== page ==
No one could answer him.
“The Raven is well-named. She be the hag of winter, for sure,” he continued. “Mark me well . . .” His head shifted and his voice lowered. “She is the Morrigu.” The men nodded in sombre agreement. She was the Morrigu all right—the goddess of war. One man, known as a sage, recited a rhyme as the villagers listened solemnly:
Over his head is shrieking
A lean hag, quickly hopping
Over the points of the weapons and shields
She is the red-haired Morrigu
They stood in thoughtful silence, until the old man spoke again.
“If she is a she,” he said gravely. “She looks like a man, walks like a man, but her voice, though low, is a woman’s.” He warmed to his theme: “She’s ill-looking for a woman, for sure, but the face is smooth and there’s no bristles on the chin. She’s scrawny enough for either, and has no dugs on her—least as I can see.” He stood back, well satisfied with his speech.
Another man spoke up. “Did you notice she would not come close to us? As if we frightened her? And that temptation about her; I swear, I despise her but wanted to hold her, protect her.”
Other men nodded, said they too had noticed that the woman, though strong and firm, had been wary of the crowd of villagers. Several too had felt an attraction to her.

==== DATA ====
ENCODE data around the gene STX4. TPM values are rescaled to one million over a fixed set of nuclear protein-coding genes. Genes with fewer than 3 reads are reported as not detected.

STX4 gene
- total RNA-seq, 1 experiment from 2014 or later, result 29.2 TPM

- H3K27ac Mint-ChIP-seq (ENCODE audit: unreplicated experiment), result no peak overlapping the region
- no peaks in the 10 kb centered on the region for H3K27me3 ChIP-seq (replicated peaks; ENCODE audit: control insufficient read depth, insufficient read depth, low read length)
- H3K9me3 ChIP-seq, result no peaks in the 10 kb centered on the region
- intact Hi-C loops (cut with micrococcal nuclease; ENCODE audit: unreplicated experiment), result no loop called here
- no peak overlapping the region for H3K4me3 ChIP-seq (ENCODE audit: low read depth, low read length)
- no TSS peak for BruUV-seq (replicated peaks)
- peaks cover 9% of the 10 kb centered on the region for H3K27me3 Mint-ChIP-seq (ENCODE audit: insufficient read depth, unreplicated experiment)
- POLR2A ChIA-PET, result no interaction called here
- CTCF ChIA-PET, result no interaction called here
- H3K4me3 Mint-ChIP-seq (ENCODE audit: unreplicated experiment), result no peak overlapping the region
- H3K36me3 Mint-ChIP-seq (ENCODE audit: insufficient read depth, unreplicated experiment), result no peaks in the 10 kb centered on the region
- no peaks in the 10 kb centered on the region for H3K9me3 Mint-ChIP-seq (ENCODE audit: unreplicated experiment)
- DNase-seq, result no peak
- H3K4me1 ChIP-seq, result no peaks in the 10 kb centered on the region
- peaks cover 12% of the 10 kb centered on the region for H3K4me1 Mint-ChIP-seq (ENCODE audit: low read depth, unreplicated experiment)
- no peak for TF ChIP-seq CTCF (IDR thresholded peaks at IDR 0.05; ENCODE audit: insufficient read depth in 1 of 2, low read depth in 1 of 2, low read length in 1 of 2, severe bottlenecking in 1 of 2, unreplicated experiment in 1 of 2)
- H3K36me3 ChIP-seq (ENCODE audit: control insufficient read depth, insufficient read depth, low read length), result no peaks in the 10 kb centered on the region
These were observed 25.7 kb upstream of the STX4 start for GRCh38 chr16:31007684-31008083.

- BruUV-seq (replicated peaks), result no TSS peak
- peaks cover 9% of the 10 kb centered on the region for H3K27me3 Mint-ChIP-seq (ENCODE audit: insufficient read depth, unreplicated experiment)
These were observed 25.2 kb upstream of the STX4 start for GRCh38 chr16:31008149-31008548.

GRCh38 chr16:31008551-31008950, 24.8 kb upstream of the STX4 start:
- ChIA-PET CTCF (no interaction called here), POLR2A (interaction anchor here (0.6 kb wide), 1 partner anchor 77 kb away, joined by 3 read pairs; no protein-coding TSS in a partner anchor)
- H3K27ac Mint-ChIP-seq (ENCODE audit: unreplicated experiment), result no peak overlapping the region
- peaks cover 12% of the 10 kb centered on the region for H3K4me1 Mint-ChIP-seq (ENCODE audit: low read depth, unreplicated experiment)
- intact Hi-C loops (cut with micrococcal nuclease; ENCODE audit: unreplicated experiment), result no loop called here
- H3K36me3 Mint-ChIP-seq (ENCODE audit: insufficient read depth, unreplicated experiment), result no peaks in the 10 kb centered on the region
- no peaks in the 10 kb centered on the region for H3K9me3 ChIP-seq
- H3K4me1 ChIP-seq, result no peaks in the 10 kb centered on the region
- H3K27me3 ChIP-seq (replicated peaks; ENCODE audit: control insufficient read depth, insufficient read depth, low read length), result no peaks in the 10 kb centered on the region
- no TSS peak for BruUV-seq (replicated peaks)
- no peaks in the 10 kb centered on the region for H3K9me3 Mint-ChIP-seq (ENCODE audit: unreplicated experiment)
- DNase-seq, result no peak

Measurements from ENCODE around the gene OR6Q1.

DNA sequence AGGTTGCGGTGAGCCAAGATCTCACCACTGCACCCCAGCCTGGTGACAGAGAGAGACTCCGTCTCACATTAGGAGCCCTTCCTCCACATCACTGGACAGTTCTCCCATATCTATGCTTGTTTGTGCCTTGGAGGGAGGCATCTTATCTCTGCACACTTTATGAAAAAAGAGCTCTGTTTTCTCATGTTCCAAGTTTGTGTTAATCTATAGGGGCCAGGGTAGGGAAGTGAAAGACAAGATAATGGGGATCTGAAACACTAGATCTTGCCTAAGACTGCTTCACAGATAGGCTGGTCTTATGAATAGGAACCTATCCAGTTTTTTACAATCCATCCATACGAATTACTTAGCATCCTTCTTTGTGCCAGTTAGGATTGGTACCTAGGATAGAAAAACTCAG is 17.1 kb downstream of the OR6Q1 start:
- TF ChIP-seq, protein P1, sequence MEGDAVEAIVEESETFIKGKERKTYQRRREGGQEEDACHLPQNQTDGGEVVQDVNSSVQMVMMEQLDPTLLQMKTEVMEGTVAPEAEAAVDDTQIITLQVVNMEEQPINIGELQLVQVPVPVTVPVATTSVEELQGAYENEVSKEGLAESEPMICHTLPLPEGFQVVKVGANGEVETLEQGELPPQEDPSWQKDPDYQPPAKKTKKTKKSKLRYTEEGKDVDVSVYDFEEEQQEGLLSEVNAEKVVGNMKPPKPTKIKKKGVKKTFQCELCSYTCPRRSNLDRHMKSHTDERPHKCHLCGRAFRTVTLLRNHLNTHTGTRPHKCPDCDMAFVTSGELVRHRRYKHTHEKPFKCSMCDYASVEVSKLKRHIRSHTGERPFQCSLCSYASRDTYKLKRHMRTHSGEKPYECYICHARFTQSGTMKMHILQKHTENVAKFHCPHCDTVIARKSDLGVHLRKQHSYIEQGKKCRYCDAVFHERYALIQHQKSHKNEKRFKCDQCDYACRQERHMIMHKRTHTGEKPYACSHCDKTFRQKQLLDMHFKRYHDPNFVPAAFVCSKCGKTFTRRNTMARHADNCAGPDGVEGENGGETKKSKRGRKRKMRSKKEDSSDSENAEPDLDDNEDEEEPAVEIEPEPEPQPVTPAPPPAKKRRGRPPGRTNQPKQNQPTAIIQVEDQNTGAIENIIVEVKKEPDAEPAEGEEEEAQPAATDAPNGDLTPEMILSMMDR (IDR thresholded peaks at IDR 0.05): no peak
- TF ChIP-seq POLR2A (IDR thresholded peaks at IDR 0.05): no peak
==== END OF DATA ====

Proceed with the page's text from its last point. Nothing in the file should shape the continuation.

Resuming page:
“And that dragon,” breathed Jinny’s father. “It hates her more than we do. We need Cynbel.” Looking around at the people he had known his whole life, he emphasised, “We need our chief and the warriors he took with him.”
“Bah,” said the old man, spitting on the ground. “Cynbel is away fighting the king’s battles. Who knows where he puts his feet these days.”
“We must send messengers to find him. He must return,” said another villager. “Our need is greater than the chieftain’s.”
“That we must, and that he must,” said the old man, rubbing his chin. Then, with dawning dismay, he asked, “Who do we have now that is just fourteen years?”
The old man’s eyes followed those of Jinny’s father as he turned to Jinny, who had crouched in the snow, her arms around the small, dark dog, her head resting on its shoulder as it squirmed around to nip at her.
Her father’s only child, she had just turned fourteen years old.